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Investigating the critical influences on emerging trainee teacher identity in the UAEU: A case study of Elementary Arabic and English Language students’ views

Attia Adelkarim, Altahair

Investigating the critical influences on emerging trainee teacher identity in the UAEU: A case study of Elementary Arabic and English Language students’ views Thumbnail


Authors

Altahair Attia Adelkarim



Abstract

This research into emerging teacher identity in the UAE takes the form of a case study. Groups of 1st year students aiming to be either Arabic or English language teachers were interviewed and compared to similar groups in their final 4th year. Each group was involved twice, at the beginning of the academic year and again towards the end of the academic year. Before beginning there was some expectation that the Arabic teachers would perhaps have a more traditional outlook than the English teachers, because there have been long-standing differences between the “modernists” and the “traditionalists”. This, like several other expectations were not borne out by reality – some “traditionalists” were teaching English, some “modernists” were teaching Arabic.
The background and context are carefully considered including gender inequalities and the role of women in UAE society. This last led to the adoption of a suitable respectful, Islamic, Sharia compliant interview system, since I, as a male researcher, could not be alone with a female student to whom I was not a close relative. This essentially new methodology was a helpful manner or organising a survey of the students. Another aspect of the research was connected to teacher retention – like many countries, the UAE attracts and trains young teachers who then leave the profession after only a few years. In view of this, the intention was to discover the aims and beliefs of the students at the beginning and end of their four-year course. The Introductory Chapter and the Literature Review examined the issues of training, teacher identity, context, and retention before the data collection began.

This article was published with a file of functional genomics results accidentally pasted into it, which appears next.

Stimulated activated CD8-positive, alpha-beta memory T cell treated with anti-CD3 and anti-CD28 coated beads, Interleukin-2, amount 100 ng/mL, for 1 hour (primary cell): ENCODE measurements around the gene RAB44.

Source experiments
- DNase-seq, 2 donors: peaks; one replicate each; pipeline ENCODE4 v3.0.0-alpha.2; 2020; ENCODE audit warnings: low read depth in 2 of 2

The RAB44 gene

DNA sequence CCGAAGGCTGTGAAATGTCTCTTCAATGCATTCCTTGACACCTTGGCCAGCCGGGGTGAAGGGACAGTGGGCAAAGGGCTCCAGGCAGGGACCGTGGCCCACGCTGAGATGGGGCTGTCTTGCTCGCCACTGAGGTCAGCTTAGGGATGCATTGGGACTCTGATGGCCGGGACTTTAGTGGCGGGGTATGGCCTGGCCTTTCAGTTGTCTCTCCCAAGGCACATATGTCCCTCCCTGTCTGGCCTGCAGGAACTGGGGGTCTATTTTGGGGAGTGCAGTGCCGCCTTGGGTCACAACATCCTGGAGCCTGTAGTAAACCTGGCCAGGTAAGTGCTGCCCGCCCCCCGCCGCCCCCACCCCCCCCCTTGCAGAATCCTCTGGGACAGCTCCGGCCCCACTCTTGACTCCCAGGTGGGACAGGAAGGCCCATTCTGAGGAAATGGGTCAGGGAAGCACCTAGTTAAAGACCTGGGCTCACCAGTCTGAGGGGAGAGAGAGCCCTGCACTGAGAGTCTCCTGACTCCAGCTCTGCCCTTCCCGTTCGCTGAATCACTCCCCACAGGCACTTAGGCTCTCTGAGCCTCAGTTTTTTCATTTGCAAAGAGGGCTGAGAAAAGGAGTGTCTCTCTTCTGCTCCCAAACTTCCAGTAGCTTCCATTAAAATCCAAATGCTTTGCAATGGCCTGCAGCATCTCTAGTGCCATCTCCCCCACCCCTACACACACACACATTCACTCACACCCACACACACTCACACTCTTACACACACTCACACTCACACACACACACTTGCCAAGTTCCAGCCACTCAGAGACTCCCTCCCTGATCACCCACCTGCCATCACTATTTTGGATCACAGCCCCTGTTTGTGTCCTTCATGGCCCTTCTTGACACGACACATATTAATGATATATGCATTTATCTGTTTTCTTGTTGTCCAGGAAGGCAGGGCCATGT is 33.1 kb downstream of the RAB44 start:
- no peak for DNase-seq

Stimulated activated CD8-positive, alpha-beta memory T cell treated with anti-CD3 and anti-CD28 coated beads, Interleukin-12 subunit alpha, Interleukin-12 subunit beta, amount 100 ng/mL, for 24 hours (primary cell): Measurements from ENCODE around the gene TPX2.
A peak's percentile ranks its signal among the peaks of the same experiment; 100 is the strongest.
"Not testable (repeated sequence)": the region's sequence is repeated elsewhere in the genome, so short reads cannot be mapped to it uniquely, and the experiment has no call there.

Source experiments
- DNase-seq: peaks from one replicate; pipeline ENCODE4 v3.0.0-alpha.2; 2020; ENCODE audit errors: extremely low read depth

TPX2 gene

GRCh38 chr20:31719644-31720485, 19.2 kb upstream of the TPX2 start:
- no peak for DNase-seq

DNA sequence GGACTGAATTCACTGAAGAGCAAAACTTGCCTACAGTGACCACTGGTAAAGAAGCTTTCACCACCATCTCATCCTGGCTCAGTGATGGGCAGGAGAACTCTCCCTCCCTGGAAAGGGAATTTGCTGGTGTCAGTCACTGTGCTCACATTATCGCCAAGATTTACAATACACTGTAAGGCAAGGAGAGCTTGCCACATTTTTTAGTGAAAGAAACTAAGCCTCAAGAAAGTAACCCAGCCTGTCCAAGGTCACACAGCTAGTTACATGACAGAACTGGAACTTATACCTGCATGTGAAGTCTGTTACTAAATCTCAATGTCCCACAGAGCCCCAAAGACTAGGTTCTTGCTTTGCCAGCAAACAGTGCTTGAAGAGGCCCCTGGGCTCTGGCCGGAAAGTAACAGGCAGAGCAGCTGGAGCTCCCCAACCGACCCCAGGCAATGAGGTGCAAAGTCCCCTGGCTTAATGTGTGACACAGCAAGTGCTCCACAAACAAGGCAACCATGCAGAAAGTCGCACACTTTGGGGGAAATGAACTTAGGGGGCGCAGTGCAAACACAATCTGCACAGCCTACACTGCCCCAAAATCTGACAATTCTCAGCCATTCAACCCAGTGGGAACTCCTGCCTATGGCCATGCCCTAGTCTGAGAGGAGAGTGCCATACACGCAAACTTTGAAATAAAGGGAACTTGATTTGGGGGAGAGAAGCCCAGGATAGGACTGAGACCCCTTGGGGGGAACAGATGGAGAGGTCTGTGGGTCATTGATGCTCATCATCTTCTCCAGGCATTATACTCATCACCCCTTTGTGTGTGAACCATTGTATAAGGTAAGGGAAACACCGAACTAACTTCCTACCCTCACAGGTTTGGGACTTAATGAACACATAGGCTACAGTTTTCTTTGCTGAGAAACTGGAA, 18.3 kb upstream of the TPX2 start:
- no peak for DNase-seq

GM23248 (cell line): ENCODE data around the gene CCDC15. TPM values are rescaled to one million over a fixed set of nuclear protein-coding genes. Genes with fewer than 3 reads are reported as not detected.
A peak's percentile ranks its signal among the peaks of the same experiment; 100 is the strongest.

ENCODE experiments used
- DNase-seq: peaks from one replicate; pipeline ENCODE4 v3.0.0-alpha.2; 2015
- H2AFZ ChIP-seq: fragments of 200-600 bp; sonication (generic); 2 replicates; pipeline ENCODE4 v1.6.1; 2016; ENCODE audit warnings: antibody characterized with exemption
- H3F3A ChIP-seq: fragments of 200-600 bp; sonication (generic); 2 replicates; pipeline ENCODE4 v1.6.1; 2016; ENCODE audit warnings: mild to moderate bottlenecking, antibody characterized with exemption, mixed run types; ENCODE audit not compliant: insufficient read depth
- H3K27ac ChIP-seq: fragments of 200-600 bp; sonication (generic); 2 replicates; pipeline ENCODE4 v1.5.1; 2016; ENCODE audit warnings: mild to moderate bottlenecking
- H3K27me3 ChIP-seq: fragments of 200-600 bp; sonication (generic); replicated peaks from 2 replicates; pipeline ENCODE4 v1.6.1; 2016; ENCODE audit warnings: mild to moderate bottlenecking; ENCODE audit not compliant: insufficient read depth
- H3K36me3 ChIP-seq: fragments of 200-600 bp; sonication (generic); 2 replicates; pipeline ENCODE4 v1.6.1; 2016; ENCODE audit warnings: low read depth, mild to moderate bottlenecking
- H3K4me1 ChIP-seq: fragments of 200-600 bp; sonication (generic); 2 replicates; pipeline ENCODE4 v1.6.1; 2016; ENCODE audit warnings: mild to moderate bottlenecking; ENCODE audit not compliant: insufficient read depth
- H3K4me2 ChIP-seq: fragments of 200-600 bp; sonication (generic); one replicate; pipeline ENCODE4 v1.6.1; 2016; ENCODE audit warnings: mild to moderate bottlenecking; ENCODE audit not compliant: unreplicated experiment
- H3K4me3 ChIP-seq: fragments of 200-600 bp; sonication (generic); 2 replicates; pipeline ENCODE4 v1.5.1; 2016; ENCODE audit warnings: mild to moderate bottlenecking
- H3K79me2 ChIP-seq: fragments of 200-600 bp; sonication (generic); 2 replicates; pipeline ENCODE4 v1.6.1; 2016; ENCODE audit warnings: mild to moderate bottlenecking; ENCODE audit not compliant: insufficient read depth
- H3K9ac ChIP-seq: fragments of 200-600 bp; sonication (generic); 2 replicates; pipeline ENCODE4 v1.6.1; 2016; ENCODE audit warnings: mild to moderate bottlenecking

The conclusions and recommendations from this research include a theory of teacher identity as viewed by female student teachers (elementary language) in the UAEU. These students, whether Arabic teachers or English teachers, had entered into their studies believing that “being a teacher” was easy, although all now knew that this was not the case. Nevertheless, they displayed a determination to remain in the profession, and a strong sense of national pride. There was no clear divide between “traditionalists” and “modernists”; both Arabic and English teachers acknowledging the importance of both languages and emphasising the need for compromise and to live in agreement with others with different views. The recommendations based on the data include attempting to improve the status of teachers in the UAE, and encouraging more male elementary teachers.

Citation

Attia Adelkarim, A. Investigating the critical influences on emerging trainee teacher identity in the UAEU: A case study of Elementary Arabic and English Language students’ views. (Thesis). University of the West of England. Retrieved from https://uwe-repository.worktribe.com/output/4435940

Thesis Type Thesis
Deposit Date Nov 11, 2019
Publicly Available Date Aug 13, 2020
Public URL https://uwe-repository.worktribe.com/output/4435940

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